Members came together to show their support with public employees who are fighting to save their collective bargaining rights. But they were also taking a stand to defend their own rights.
UPS made $5.8 billion in profits last year. But that hasn’t stopped management from using the recessions as an excuse to eliminate full-time jobs and walk all over the contract.
“People died for the rights we have thanks to collective bargaining,” said Local 804 President Tim Sylvester. “Corporate America is trying to strip our rights away. We’re uniting today across the country to say no,” Sylvester said.
March 30, 2011: Imagine an election where all non-voters are counted as “NO” voters. It’s undemocratic, and it would make it extremely hard to get enough “YES” votes to pass anything.
That’s exactly what House Transportation Chairman John Mica has in mind for airline and railway workers who are voting in union elections. Mica, who has taken more than $620,000 in campaign contributions from the airline industry, has put a provision into the FAA reauthorization bill that would make it much more difficult for railway and airline employees to form unions.
Click here to read more at Jobs with Justice.
March 31, 2011: A drastic overhaul of Ohio's nearly 30-year-old collective-bargaining law cleared the legislature on Wednesday after nearly two months of contentious hearings, raucous protests and passionate debate.
Now the fight comes to your doorstep.
Republican Gov. John Kasich will sign Senate Bill 5, which will spark a voter referendum effort by Democrats and unions to defeat the bill by putting it before voters on the Nov. 8 ballot.
"This isn't over," House Democratic Leader Armond Budish, of Beachwood, said on the House floor before representatives approved it, 53-44. "We've just begun to fight, and we're going to fight like hell."
SB 5 opponents booed and chanted "Shame on you" and "Repeal" from the House chamber's balcony after the House approved the bill . Two banners also were draped over the balcony and a few profanities could be heard before House Speaker William G. Batchelder, a Medina Republican, had Highway Patrol officers clear the gallery, which held about 200 spectators.
Democrats and unions are expected to spend up to $20 million to defeat the measure, an amount Republicans admit will be tough to match.
Republicans hailed the bill's passage in the House as a victory for Ohio taxpayers who have had to foot the bill for costly public labor contracts negotiated through a collective-bargaining process that favors unions.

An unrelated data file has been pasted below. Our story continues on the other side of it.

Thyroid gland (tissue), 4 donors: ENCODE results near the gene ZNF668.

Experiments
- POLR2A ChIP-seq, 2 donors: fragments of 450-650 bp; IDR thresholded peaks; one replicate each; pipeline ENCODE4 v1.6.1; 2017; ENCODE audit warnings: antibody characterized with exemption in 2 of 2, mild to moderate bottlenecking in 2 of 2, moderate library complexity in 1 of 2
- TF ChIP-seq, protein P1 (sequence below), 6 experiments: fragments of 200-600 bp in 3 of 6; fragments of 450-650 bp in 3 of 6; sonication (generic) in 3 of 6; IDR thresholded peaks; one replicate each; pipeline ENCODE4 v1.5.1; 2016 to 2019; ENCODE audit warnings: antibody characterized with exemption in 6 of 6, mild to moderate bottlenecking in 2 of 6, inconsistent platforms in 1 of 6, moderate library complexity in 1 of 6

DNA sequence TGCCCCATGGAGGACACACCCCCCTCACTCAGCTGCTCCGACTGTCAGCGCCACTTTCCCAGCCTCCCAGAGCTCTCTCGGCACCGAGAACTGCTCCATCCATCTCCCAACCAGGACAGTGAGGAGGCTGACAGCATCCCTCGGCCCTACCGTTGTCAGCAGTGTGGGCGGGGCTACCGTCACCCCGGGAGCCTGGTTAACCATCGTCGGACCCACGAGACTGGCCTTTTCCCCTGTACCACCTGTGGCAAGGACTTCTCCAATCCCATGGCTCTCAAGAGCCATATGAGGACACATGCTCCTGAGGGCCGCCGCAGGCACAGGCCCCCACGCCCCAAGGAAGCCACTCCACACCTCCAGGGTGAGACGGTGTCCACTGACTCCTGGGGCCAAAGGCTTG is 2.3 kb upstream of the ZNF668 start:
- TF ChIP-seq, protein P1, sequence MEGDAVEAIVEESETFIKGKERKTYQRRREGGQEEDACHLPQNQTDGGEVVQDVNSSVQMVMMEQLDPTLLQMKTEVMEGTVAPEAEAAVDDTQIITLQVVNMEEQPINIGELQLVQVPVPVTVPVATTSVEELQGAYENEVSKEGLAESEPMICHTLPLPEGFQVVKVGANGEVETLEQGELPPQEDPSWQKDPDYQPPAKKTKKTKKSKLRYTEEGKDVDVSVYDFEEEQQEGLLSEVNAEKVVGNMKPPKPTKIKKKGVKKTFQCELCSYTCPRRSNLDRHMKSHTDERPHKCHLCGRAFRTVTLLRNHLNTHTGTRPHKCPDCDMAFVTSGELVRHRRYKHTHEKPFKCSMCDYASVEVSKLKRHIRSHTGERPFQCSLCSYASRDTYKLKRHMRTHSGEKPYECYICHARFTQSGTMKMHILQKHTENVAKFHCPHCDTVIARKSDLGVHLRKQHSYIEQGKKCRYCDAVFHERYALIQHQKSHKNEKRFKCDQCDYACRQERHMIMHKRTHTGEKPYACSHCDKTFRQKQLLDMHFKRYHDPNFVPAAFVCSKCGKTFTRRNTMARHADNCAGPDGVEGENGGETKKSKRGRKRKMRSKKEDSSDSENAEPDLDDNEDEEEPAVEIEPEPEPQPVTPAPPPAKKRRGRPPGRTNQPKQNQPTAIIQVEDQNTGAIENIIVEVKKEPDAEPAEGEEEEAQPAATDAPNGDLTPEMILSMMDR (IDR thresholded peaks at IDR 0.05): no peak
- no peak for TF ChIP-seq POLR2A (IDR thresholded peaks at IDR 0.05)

"Today, this House has taken an unprecedented step toward public policy that respects all Ohioans, especially our taxpayers and our hardworking middle class," Batchelder said in a prepared statement.
In recent weeks, SB 5's far-reaching effects on public unions and its vehement opposition placed Ohio alongside Wisconsin and other states that spawned a national discussion about workers' rights.
The bill would reduce the number of topics subject to collective bargaining, ban public workers from striking, prohibit employers from paying more than 85 percent of workers' health insurance costs and set pay raises on performance rather than length of service.
House Republicans approved numerous changes to the bill this week, including: a provision to explicitly allow police and firefighters to negotiate for personal safety equipment; a restriction on public workers contributing to a political action committee through a payroll deduction; a new performance-based pay scale for teachers and other workers; and a ban on requiring "fair share" fees -- union dues paid by public workers who decide not to join their union.
House Republicans also included a provision that would make it easier to decertify a public union. Currently, more than 50 percent of workers must sign a petition to hold a decertification vote. The latest version of SB 5 knocked the petition threshold down to 30 percent.
Although GOP majorities in the House and Senate gave opponents little hope of stopping the bill's passage, the anti-SB 5 protesters ensured Wednesday that lawmakers knew they weren't going away.
"Mama, mama can't you see?" they chanted as they awaited lawmakers' arrival in the Senate chamber. "What John Kasich's done to me."
The House was first to act Wednesday on the latest version of SB 5, with the Senate agreeing to the changes by a 17-16 vote Wednesday night.
It was easily the most tension-filled House session this year.
Batchelder repeatedly banged his gavel to quiet the SB 5 opponents in the House chamber. He threatened to clear the gallery on more than one occasion during members' floor speeches. He finally ordered the gallery cleared when protesters erupted after the House vote.
Five Republicans joined all Democrats present in voting against the bill: Reps. John Carey, Randy Gardner, Terry Johnson, Casey Kozlowski and Ross McGregor. Kozlowski is from Ashtabula County, and the four others are from outside Northeast Ohio.
"I was pretty upset a couple of times. I think we do our very best to extend the courtesies of the House," Batchelder said after session. "On the other hand, I understand that they're very distressed. They've been lied to by a bunch of labor leaders."
With SB 5 heading toward a voter referendum, Batchelder and House Republicans launched a public relations campaign, including a website, earlier Wednesday aimed to inform voters why the bill is needed to save local governments money and ultimately preserve jobs.
House Democrats ripped the bill during their floor speeches as a political attack by Republicans on labor groups. They warned SB 5 would have a damaging ripple effect on Ohio's middle class.
They challenged Republicans' claim the bill will help state and local governments save money.
"This bill is about raw political power," Rep. Mike Foley, a Cleveland Democrat, said before the vote. "This has nothing to do with balancing our budget. This has everything to do with consolidating Republican power."
For the referendum to be on the ballot, proponents trying to overturn SB 5 must take out petitions and gather more than 231,000 signatures by July 6.